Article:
Mrs Gerow has come out of her role as classroom teacher and is in her second year focusing on providing support literacy across the school and its community. This is her page. Interested in FREE AUDIO BOOKS? CHECK OUT http://www.storynory.com/
Check out the webpage for reading tips from students!
What a strong reader does:
1. Activates Prior Knowledge by thinking about what they already know.
2. Reads with a purpose.
3. Makes a prediction and adjusts it when needed.
4. Uses a variety of strategies to help make sense of what they are reading.
5. Asks questions before and while reading.
6. Uses text features (maps, photos, graphs etc) to help make sense of what they read.
7. Makes connections to other books, events around the world or personal stories.
8. Is able to summarize and identify key points of what they read.
9. Is able to explain their process and apply strategies across all subject areas and to life in general.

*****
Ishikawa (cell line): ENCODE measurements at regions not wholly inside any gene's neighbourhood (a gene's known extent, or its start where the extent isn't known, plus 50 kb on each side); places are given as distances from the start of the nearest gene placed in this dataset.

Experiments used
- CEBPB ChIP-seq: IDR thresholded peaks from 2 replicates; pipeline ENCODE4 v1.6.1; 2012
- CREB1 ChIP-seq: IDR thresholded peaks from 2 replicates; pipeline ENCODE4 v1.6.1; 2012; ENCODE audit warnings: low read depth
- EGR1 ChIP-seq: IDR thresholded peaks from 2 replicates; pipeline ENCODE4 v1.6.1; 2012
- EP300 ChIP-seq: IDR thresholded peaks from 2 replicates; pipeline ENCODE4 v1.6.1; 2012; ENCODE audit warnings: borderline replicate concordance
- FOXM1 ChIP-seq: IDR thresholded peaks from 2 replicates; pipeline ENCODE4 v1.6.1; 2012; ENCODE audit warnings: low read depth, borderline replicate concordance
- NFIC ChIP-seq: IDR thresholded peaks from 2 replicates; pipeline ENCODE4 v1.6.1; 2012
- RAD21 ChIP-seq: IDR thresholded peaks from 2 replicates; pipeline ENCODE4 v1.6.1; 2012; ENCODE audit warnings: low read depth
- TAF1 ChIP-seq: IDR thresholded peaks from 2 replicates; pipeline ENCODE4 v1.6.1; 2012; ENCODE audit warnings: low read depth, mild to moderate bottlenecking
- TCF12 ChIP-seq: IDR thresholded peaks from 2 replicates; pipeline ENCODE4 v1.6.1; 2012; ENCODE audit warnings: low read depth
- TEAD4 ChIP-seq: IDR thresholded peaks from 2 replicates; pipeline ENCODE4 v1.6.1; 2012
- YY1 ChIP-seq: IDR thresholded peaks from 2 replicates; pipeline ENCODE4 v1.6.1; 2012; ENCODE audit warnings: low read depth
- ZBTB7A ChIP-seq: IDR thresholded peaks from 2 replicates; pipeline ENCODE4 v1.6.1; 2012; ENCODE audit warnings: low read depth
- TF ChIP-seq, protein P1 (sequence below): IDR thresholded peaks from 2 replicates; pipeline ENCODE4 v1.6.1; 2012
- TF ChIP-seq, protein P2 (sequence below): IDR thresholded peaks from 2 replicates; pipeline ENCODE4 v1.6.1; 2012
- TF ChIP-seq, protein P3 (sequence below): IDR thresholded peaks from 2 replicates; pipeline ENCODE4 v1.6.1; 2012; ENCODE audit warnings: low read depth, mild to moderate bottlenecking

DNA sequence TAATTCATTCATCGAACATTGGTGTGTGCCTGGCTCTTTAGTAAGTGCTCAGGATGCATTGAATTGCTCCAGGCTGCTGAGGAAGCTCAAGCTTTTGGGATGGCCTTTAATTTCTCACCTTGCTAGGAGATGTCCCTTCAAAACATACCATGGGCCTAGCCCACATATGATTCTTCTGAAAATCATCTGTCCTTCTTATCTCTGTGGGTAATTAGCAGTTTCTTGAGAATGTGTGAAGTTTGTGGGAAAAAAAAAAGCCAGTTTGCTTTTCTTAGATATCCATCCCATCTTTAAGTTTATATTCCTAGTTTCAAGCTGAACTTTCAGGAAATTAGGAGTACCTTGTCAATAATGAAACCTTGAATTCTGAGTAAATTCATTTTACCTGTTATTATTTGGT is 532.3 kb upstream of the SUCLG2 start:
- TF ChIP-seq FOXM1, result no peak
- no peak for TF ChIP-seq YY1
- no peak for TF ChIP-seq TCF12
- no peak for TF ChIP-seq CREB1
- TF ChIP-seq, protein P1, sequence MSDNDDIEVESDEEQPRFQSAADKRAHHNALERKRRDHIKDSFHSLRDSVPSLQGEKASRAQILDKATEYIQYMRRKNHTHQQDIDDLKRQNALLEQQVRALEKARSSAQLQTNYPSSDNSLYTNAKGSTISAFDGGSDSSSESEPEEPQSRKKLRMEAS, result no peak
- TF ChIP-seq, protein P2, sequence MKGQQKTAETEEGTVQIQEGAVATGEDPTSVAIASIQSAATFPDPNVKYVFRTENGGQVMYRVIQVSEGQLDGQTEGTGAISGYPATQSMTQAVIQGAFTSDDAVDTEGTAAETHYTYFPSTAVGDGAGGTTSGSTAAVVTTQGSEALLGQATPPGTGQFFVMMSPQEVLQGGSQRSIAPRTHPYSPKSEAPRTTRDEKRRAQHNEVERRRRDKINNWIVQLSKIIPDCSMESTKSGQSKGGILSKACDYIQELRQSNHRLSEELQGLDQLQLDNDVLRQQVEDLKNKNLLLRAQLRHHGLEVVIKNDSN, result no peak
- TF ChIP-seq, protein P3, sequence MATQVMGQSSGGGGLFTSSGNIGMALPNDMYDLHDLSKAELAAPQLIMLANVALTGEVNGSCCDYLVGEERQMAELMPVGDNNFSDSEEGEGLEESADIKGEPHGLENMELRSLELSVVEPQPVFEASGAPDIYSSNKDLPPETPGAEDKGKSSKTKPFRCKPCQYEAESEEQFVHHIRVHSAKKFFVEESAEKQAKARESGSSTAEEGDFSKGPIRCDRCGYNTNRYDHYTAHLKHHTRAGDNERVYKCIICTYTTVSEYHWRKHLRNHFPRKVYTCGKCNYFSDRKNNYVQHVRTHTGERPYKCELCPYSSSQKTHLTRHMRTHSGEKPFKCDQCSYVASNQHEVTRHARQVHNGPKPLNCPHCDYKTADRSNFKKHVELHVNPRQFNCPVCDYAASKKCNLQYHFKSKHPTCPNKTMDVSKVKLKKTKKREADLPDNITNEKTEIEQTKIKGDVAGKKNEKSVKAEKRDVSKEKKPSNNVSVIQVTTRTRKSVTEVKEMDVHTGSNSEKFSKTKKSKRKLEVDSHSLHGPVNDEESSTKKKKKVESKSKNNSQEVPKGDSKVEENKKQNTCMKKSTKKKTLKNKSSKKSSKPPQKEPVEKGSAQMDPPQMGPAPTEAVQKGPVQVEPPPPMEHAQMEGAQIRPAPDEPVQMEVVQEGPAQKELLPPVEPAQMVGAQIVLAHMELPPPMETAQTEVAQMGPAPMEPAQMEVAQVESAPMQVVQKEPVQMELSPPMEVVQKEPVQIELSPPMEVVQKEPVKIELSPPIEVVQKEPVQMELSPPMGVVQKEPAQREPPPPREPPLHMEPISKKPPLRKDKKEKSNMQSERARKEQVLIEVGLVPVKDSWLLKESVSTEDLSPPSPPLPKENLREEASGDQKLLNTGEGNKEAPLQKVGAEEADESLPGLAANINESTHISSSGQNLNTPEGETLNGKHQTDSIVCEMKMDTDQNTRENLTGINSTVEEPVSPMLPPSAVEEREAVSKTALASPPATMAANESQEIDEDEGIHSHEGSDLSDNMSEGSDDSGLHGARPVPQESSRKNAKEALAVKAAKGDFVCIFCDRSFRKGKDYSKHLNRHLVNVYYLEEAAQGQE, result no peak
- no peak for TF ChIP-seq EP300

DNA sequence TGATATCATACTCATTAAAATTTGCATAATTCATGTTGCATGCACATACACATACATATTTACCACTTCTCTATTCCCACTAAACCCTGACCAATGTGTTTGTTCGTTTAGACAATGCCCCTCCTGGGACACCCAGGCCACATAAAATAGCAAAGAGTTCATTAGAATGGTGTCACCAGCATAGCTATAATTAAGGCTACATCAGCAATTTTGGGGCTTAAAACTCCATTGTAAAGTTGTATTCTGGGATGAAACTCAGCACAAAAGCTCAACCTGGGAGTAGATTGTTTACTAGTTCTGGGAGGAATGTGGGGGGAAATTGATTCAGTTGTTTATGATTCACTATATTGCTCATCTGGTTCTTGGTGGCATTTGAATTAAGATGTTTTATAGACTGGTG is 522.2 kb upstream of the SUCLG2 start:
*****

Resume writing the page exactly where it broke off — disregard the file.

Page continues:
Good writers .......... express their ideas - they aren't afraid or ashamed. They are risk-takers. They are playful ... they explore .... they get messy.... write often; practice. ... can get stuck; have off days.... understand why they are writing; have established a purpose, a goal, a plan.
... have strategies & tools. ... develop strong introductions - they hook the reader.
... know that they are writing to entertain as well as to inform. ... develop satisfying, interesting endings. ... organize their ideas & present them thoughtfully.... think about voice; they want their personality to shine through. ... choose their words carefully. ... write sentences that are interesting & varied; they have rhythm and flow. ... pay attention to grammar & spelling. ... write & rewrite & rewrite & rewrite; they produce many drafts.... share their creations.... can ask for help.... are open to new ideas; they weigh suggestions carefully, & accept constructive criticism gracefully. (thanks to the students of Fly on the Wall Blog for such a creative description)
6 Assessment For Learning Strategies
1. Making learning intentions clear to students
2. Setting criteria with students
3. Giving descriptive feedback:- What’s working? What’s not? What’s next?
4. Questioning: Who’s asking the questions? Are the questions open?
5. Increasing peer and self-assessment
6. Ownership: Involve learners in showing and talking about their own work